I agree with Michael but from a different perspective, people may feel reluctant to support it.
NanoPi r5s comes without UART pins soldered, and I am too lazy to get my hands dirty.
Although HDMI is there, I don’t see the startup information from HDMI until it hits kernel.
The ATF is not opensourced yet, although their(rockchip) bin compiles fine with u-boot 2.7, there is no HDMI ouput yet. And because lack of UART pins, I cannot be bothered to spend time on it.
It’s probably my fault of being lazy, but if I have other choises why bother?
thanks for your brief introduction and insights to IPFire.
After reading your reply I realized I misunderstood/misexpressed ‘driver’ & ‘patch’ & ‘kernel module’ & ‘integration’:
It looks like there are two main techniques to make an ARM system/board running under Debian/IPFire/.ux/.ix:
Integration of patches into the kernel, that have resource addresses hard-coded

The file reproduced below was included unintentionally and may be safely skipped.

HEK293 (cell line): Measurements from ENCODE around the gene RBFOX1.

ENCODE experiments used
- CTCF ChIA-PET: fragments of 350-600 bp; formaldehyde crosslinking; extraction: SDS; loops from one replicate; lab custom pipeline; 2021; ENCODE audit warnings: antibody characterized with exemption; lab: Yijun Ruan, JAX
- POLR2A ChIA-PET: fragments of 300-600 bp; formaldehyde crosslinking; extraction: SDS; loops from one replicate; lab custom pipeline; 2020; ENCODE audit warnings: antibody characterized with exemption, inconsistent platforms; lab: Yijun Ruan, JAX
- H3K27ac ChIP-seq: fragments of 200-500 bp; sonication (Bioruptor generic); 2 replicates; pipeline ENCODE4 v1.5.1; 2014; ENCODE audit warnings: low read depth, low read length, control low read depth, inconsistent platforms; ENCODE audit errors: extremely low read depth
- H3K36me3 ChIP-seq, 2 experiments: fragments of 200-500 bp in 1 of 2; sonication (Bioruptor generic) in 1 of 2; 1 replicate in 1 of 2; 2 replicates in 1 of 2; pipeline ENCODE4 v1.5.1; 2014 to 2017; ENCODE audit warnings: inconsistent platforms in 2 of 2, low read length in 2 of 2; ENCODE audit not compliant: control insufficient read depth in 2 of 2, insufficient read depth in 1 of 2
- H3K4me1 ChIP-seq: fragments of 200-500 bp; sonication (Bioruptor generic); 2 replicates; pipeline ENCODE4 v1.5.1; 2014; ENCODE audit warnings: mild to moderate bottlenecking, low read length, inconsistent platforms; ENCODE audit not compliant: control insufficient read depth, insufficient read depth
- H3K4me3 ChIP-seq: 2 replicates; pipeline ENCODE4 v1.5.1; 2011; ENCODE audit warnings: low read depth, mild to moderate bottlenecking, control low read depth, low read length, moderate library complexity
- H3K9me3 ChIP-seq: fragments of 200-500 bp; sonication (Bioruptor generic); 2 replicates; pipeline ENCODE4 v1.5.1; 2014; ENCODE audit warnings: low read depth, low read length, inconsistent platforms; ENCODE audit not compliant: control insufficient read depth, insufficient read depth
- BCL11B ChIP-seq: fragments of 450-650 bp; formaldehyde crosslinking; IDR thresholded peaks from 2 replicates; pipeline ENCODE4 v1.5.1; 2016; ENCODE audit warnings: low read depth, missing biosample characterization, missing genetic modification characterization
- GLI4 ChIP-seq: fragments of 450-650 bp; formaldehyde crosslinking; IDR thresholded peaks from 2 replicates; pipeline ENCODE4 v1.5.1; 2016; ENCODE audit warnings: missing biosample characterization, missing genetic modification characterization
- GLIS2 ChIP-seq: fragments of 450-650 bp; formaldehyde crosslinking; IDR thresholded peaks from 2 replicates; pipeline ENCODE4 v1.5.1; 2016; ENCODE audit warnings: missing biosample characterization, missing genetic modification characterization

Providing hardware description files *.dts, respectively its serialized pendant *.dtb
The first approach is the one you addressed?
I was aiming on the latter The SBC I mentioned is reflected in arch/arm64/boot/dts/ti branch of kernel.org in means of *.dts files:
The question is how to make IPFire read the *.dts/ *.dtb files. As I understood the second approach solves the shortcomings of patching/building the kernel every time a new board / CPU / hardware revision has emerged. DTS’s/DTB’s shift the work for hardware integration from kernel developers back to system vendors who just provide a standardized data structure every linux distribution understands.
So, in my understanding, IPFire (or any ohter distribution) shall easily support the latest hardware, as long as the system vendor provides such files? Does IPFire kernel hardening requirements allow this approach, and if, how is this done?